Acthar gel (adrenocorticotropic hormone) may be an option for treating nephrotic syndrome (NS), new findings suggest.

Arvind Madan, MD, of Nephrology Associates of Central Florida in Orlando, and colleagues conducted a multicenter retrospective case series that included 44 adult NS patients treated with Acthar gel at 6 clinical practices. Of these, 30 (68.2%) had received prior treatment with immunosuppressive or cytotoxic therapies. NS etiologies included idiopathic focal segmental glomerulosclerosis (FSGS, 15 patients), idiopathic membranous nephropathy (iMN, 11), IgA nephropathy (IgAN, 5), diabetic nephropathy (DN, 4), systemic lupus erythrematosus class V membranous lupus nephritis (MLN, 2), minimal change disease (MCD, 2), membranoproliferative glomerulonephritis (MPGN, 1), fibrillary glomerulonephritis (FGN, 1), and unbiopsied NS (3).

The investigators assessed proteinuria response as percent reduction from baseline and percent of patients who achieve complete remission (final proteinuria less than 500 mg/day), partial remission (50% or greater reduction in proteinuria from baseline and final proteinuria 500–3,500 mg/day), clinical response (30% or greater reduction in proteinuria from baseline that did not meet criteria for complete or partial remission), and no response (failed to meet remission or clinical response criteria) following Acthar gel therapy.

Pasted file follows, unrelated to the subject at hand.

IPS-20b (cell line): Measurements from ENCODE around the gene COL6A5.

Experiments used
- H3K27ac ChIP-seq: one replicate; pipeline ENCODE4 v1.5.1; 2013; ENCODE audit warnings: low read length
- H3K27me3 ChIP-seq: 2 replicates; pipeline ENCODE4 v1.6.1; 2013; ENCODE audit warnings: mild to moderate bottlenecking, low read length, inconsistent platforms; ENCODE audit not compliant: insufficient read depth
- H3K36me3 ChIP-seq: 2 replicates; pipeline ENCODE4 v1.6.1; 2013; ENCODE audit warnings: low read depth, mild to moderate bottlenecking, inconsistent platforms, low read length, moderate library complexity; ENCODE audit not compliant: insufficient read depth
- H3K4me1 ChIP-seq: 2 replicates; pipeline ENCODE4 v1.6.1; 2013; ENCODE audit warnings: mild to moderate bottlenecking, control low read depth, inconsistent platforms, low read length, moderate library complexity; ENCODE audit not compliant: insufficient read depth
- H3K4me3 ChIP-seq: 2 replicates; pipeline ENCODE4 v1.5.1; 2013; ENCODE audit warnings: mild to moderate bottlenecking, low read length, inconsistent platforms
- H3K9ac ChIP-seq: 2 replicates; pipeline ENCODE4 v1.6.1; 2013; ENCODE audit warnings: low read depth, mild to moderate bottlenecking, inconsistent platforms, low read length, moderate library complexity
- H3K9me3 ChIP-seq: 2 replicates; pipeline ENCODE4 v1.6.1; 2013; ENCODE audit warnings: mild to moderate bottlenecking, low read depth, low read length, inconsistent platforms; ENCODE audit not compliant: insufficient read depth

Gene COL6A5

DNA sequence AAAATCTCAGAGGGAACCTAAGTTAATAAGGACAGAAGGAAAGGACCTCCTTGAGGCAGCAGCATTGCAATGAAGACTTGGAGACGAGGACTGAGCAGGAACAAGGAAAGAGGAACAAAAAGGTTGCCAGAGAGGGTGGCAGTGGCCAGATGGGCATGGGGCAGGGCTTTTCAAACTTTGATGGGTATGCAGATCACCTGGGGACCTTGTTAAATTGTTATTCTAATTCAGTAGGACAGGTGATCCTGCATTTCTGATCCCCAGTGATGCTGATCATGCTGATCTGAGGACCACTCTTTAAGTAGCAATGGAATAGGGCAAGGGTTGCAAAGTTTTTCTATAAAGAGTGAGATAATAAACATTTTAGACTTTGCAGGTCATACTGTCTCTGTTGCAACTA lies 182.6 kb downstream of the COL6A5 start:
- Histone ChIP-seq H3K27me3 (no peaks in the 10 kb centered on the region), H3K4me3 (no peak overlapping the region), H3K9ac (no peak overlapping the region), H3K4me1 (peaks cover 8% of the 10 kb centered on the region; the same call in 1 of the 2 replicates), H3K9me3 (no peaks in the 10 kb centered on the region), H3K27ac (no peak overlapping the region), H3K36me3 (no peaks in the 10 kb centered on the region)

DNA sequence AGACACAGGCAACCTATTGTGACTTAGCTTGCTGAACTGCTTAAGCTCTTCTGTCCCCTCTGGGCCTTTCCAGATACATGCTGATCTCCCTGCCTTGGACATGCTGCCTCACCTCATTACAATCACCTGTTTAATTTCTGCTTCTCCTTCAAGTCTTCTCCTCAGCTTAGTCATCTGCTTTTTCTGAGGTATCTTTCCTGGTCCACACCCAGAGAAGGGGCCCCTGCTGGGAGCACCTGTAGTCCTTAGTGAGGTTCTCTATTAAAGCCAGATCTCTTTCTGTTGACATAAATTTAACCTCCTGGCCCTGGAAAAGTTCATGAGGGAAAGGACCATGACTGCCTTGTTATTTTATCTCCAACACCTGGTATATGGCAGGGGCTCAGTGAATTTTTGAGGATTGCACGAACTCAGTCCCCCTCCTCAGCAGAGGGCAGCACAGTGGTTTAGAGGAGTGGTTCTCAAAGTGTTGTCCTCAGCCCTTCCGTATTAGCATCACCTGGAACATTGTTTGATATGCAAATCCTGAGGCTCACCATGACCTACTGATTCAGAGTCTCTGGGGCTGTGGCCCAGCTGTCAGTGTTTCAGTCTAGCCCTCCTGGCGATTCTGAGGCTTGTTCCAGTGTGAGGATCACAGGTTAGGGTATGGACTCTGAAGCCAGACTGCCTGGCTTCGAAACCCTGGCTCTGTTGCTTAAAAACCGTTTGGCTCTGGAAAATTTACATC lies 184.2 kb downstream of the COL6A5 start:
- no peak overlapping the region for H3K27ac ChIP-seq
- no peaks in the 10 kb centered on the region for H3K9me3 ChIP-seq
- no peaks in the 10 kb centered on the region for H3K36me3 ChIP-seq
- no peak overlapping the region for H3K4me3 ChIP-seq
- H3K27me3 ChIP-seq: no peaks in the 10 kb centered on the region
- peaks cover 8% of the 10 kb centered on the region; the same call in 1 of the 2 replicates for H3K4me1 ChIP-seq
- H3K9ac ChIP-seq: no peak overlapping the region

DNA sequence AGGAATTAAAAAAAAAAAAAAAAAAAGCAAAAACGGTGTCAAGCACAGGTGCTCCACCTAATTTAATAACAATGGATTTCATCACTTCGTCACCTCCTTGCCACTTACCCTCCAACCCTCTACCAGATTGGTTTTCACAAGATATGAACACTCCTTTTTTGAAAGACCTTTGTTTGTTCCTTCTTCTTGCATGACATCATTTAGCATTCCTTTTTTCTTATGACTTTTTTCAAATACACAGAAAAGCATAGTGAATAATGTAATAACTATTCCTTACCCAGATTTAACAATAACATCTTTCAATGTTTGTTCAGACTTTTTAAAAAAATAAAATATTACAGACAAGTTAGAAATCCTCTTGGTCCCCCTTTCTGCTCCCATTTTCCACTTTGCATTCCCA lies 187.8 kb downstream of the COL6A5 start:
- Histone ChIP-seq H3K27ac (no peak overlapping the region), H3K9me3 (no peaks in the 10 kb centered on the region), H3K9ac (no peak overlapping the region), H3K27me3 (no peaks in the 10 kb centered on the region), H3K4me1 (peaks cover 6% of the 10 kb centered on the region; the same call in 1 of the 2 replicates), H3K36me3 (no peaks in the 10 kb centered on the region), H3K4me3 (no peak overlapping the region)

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A total of 37 patients completed Acthar gel treatment. Seven patients (15.9%) ended the treatment early because of adverse effects. Thirty patients (81.1%) experienced a 30% or greater reduction in proteinuria and 23 patients (62.2%) experienced a 50% or greater reduction in proteinuria, the researchers reported in BMC Nephrology (2016 17:37). Complete remission occurred in both MCD patients and partial remission occurred in both MLN patients and the patients with MPGN. Partial remission or clinical response was observed in 12 (80%) of the 15 FSGS patients. Complete or partial remission or clinical response occurred in 8 (72.7%) of the 11 iMN patients.

“Acthar gel may meet an important treatment need in patients with treatment-resistant NS in response to first-line therapies, patients unable to tolerate first-line therapies, and in patients with advanced disease,” the authors concluded.